110 Modeling Erosional Processes of the New Jersey Shore: Doing Real Scientific Research in a High School Environment

Monday, 7 January 2019
Hall 4 (Phoenix Convention Center - West and North Buildings)
Genevieve Pike, Morristown-Beard School, Morristown, NJ; and J. A. Yuhas

During the 2018-2019 school year Genevieve Pike of Morristown-Beard Weather Services (MBWS) worked with an Emriver stream table with the ultimate goal of modeling coastal erosional processes on the New Jersey Shore.

This turned out to be a more daunting enterprise than originally thought.

As with all scientific research, Ms. Pike went on a journey that lead her down several paths and ultimately shaped a project that defined different objectives than what she started with. This was the true benefit of this project: doing real scientific research in a high school setting.

Challenges in high school include access to resources and, primarily, time. Most science classes are restricted to 60-90 minute lab periods, where an experiment must be set up, performed, and analyzed. This project provided Ms. Pike with long-term, exclusive access to a lab environment that allowed her to do this work.

The original attempt to model processes typical of the coastline and barrier islands of New Jersey ran into scale issues. To begin to understand this issue, the project focussed on determining the minimum water speed necessary to make the sand move. This data can then be used to help frame future projects.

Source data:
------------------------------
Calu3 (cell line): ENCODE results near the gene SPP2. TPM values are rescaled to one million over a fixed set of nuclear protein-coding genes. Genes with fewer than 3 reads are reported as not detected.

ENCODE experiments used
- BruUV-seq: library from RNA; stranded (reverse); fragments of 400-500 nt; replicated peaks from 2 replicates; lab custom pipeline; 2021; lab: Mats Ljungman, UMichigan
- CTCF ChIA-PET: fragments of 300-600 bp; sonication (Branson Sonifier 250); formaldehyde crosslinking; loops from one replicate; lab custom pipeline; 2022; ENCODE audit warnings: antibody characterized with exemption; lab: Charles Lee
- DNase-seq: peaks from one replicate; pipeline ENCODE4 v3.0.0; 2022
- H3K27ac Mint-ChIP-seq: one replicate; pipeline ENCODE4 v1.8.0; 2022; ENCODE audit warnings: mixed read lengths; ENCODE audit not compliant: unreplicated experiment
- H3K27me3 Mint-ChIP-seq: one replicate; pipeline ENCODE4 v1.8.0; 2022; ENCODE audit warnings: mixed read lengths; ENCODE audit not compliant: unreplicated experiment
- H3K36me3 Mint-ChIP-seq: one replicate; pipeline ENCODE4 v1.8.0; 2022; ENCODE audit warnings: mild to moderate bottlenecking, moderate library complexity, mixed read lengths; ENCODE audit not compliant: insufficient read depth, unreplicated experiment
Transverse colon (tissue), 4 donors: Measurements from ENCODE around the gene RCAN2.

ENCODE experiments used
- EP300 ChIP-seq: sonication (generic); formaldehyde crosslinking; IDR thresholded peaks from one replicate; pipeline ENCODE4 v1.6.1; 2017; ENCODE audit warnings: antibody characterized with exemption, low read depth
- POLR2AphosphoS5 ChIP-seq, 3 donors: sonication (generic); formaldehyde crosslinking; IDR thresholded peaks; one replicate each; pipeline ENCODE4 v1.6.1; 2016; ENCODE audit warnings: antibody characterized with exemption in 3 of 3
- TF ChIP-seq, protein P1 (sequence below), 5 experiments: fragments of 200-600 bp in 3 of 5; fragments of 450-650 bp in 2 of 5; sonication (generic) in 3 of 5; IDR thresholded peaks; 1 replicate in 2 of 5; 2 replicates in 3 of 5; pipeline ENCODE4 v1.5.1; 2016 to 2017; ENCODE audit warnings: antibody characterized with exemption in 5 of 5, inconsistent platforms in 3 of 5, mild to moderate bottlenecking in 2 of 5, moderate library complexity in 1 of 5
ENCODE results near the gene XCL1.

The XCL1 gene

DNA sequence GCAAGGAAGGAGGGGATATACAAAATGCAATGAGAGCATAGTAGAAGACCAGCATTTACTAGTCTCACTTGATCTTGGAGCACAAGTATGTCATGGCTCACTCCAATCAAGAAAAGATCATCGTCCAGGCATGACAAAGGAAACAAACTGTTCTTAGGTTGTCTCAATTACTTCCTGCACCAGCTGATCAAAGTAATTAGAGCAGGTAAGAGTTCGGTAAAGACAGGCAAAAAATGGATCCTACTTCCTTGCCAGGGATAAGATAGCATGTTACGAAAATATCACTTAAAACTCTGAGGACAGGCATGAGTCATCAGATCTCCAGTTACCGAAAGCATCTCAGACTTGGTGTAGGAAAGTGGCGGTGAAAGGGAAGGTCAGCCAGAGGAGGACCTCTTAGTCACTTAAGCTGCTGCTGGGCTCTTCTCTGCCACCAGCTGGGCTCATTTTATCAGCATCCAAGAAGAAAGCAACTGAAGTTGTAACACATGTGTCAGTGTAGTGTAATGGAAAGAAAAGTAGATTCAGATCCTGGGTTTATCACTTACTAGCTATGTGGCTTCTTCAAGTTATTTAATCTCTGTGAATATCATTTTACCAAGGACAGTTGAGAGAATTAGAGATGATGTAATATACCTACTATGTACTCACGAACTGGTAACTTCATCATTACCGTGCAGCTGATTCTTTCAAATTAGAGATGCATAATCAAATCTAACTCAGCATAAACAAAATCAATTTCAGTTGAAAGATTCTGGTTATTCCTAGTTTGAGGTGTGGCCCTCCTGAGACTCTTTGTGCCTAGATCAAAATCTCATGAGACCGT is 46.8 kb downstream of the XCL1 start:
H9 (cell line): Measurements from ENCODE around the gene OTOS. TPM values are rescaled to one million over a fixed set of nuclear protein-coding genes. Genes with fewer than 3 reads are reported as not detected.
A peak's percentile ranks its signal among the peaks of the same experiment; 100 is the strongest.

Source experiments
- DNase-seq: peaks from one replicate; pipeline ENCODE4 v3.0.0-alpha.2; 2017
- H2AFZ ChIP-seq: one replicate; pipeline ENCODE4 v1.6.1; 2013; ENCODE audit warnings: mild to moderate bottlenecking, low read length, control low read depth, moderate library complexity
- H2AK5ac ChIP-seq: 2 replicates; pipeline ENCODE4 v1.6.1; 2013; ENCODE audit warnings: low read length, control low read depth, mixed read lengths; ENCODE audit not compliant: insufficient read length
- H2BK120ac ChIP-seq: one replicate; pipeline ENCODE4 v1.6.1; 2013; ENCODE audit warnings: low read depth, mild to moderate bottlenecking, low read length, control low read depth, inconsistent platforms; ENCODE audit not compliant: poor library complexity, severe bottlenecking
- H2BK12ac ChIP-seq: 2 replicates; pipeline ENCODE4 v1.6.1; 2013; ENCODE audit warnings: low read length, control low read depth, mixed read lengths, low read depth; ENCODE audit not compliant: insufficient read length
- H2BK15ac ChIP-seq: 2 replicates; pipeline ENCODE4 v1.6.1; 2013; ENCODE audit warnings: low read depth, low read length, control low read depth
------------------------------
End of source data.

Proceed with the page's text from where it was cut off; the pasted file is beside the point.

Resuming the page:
This project primarily relied on the EM3 River Table, a Go Pro camera, and the Vernier Video Physics software. Various channels were tested. The Go Pro was used to video the sand moving along the river bed. This was then analyzed with the Video Physics software to determine sand and water velocities.

Ms. Pike looks forward to extending this work during the fall, between this submittal and the conference, and hopes to have even more exciting results to share. The MBWS team plans to this share work, and issues faced, with attendees at the AMS Annual Meeting in the hope of generating ideas and invite input into future experiments for the group.

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